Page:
New Zealand: The Britain of the South

As I first noted in 2001 and as well-reviewed in the Spring 1986 issue of The Island, the original owners of our house at 100 Prince Street, the family of Henry Smith, set forth in the late fall of 1858 for New Zealand. By way of explaining what might draw Islanders into such a Herculean venture The Island suggests:

Reports on the favourable New Zealand climate could also have been an inducement to emigrate. The conditions and the terms of the Waste Lands Act as applying in the six provinces were set out by Charles Hursthouse in his book New Zealand, the ‘Britain of the South’, published in 1857. Its favourable reports on the colony’s potential and careful instructions for would-be emigrants were believed at the time to have influenced the architects of the Prince Edward expedition, especially Robert Haszard, who was its principal organizer.

Thanks to Google, it’s now possible to read New Zealand, or Zealandia, the Britain of the South in its entirety (there’s another edition as well, although it’s incomplete). It’s a truly amazing work — I wish there were contemporary versions available for all the countries of the world. Here’s what it suggests is one of the attractions for those who might immigrate:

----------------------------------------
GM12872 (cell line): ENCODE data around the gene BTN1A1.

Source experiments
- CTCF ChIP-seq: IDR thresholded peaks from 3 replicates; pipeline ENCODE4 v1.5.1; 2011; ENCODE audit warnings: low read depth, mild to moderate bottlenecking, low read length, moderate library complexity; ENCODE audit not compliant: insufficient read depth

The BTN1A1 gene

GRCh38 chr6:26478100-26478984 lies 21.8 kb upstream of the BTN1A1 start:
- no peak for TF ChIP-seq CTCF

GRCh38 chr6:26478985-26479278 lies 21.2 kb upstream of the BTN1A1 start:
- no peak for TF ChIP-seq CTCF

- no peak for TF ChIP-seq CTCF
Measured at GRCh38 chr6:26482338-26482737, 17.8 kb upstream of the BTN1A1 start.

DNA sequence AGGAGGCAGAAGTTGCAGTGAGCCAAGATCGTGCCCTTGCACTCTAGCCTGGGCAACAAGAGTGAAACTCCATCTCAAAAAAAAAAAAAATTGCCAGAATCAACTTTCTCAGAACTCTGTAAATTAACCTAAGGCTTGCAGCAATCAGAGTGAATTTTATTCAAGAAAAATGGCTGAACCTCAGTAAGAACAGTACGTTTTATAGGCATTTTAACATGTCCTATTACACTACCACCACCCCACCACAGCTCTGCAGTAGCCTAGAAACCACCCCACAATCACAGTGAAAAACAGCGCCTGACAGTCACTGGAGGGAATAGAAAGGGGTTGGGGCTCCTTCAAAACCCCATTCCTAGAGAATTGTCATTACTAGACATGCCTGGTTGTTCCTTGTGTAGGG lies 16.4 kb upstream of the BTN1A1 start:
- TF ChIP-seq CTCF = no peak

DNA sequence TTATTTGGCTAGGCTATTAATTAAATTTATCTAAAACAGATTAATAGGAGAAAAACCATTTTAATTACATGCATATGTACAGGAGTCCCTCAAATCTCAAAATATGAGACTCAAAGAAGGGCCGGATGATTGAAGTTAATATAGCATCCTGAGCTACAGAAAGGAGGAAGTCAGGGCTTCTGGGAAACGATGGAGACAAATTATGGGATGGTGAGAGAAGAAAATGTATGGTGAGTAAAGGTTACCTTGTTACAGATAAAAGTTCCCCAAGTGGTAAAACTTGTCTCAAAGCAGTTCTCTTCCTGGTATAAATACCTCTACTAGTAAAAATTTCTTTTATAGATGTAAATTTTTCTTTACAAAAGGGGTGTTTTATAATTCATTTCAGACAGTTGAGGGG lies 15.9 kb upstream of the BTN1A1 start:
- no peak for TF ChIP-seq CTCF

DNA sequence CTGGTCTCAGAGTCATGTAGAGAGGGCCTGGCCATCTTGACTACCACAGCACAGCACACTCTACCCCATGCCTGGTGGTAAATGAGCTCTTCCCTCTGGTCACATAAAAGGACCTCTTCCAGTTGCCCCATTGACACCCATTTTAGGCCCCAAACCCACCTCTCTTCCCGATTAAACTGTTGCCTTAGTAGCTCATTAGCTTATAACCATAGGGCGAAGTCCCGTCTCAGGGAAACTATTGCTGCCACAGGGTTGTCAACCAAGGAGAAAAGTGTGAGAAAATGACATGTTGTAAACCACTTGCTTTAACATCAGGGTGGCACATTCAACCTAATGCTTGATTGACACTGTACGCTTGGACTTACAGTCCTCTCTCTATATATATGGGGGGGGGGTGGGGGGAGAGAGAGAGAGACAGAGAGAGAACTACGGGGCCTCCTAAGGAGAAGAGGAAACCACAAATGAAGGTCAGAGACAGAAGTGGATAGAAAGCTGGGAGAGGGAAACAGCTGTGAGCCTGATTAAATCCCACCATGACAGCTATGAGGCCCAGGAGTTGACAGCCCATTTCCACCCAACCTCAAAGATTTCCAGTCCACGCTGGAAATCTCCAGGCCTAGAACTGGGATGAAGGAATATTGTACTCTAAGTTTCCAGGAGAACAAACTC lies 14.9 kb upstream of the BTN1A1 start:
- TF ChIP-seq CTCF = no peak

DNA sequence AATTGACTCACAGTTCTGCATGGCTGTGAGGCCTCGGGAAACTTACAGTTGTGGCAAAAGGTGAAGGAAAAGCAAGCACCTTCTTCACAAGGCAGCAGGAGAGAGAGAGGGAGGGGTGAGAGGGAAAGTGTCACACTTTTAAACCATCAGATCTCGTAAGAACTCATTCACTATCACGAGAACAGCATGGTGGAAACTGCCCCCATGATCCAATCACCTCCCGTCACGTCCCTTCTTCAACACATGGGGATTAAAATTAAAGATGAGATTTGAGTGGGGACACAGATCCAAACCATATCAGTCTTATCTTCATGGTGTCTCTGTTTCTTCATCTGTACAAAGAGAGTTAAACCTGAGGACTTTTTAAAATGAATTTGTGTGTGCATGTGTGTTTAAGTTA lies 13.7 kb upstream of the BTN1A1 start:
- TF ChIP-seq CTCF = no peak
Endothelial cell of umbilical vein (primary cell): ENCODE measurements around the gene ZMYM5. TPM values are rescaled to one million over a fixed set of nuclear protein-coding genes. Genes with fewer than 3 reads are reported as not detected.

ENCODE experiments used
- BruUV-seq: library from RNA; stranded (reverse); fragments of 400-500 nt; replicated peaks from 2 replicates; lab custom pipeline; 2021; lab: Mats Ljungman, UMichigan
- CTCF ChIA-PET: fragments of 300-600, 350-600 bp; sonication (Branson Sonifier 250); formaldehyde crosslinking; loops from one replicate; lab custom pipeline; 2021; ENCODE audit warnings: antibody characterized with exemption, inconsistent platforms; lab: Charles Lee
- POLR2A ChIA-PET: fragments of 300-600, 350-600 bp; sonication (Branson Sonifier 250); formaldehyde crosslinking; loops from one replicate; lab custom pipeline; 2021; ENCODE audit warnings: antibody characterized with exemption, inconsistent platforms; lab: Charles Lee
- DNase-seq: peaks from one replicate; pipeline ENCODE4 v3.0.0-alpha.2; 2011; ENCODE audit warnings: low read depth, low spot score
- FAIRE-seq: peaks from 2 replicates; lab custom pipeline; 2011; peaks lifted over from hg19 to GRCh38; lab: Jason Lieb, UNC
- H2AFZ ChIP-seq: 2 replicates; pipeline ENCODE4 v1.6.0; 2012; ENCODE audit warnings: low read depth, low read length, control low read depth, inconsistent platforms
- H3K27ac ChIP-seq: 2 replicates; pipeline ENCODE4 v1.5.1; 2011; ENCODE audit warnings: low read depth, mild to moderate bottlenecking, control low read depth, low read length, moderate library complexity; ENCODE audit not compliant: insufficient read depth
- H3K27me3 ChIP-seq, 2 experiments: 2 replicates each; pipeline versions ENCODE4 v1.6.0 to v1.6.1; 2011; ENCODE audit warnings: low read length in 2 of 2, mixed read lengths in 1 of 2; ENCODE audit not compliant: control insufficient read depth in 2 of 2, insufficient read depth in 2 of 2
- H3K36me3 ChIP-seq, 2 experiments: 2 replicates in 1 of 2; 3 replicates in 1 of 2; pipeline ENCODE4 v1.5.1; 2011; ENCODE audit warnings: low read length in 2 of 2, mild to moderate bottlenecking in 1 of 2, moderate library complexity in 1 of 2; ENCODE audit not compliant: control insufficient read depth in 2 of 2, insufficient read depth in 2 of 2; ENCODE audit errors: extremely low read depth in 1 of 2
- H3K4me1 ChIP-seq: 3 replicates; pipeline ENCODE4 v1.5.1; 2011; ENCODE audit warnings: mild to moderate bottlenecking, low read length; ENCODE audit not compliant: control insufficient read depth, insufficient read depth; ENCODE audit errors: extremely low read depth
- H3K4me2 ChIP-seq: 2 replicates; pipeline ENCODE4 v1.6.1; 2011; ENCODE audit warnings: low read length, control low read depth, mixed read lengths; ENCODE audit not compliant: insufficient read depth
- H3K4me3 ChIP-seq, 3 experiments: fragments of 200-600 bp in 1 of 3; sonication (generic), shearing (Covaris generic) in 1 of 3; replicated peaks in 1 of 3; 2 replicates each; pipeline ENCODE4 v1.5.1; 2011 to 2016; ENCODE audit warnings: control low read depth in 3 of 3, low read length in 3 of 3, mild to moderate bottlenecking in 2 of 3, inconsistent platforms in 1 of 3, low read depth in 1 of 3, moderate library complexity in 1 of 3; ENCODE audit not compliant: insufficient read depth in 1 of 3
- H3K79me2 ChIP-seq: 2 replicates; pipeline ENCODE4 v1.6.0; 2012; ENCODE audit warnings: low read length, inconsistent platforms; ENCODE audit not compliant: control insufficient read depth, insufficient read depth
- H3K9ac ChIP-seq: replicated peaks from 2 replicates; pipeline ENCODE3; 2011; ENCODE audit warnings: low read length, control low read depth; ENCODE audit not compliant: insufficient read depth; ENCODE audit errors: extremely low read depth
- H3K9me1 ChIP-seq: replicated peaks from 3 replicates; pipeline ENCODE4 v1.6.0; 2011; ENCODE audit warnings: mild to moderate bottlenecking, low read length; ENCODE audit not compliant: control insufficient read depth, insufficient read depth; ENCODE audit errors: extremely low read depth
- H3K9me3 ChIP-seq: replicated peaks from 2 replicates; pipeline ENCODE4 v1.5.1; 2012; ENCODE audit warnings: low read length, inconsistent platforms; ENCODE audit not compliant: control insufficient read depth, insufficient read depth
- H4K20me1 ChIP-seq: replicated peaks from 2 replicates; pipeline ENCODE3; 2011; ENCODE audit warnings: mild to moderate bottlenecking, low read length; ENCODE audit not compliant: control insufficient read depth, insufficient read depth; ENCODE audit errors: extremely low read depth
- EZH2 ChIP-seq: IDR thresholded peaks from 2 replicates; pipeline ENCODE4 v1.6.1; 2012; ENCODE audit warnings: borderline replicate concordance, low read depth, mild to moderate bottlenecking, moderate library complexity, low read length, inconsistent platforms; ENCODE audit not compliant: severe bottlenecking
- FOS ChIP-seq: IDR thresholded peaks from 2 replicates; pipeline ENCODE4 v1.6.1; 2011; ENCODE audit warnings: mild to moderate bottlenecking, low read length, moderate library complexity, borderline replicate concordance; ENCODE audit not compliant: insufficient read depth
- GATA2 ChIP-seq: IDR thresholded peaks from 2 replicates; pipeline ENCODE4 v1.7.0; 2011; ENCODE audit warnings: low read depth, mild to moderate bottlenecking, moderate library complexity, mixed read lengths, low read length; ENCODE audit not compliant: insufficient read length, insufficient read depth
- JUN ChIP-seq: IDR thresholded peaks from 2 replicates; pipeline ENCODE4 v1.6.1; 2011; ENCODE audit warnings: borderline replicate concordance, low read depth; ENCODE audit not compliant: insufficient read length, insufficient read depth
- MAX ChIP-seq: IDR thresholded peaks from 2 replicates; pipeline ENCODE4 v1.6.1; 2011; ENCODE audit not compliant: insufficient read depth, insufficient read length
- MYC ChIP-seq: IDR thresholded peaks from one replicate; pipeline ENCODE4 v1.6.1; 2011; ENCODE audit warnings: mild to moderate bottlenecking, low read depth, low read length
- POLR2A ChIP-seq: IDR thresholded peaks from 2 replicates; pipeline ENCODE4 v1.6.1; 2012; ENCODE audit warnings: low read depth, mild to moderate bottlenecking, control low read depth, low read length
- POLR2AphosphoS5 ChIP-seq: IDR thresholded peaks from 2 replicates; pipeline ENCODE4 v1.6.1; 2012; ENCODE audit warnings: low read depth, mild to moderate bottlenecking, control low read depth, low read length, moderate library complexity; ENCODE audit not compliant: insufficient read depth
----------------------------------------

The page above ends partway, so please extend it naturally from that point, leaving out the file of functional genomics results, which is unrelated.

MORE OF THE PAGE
Families emigrating to New Zealand in 1861 will find a population sufficiently large to have subdued the roughness of the wilderness to have established society and social institutions to have founded several thriving Settlements and to have raised annual exports to the value of nearly a million sterling But they will not find a population sufficiently large as in the United States and in the older emigration fields of Canada and Australia to have taken the cream of the country by monopolizing town and village sites garden valleys water privileges and the crack agricultural estate creating lands.

All was not altruistic sweetness and light however:

The occurrence of the native disturbances described in the last chapter is much to be lamented. But we must remember that these affect only the north island and that in all human probability these ere long will effectually and for ever be put down. Indeed in a few months I trust we shall be able to liken these native disturbances to the thunder storm clearing the political atmosphere of the north and producing for the Auckland and New Plymouth emigrant of 1861 such welcome fruits as good land and plenty of it clear titles and good laws.

In other words, no so much unlike Canada.

Update: You can buy a re-print, New Zealand, Or, Zealandia, The Britain of the South, Volume I, from


Al's picture
Al on May 6, 2009 - 04:49

Apparently Australians call New Zealanders “South Seas Poms” FWIW.

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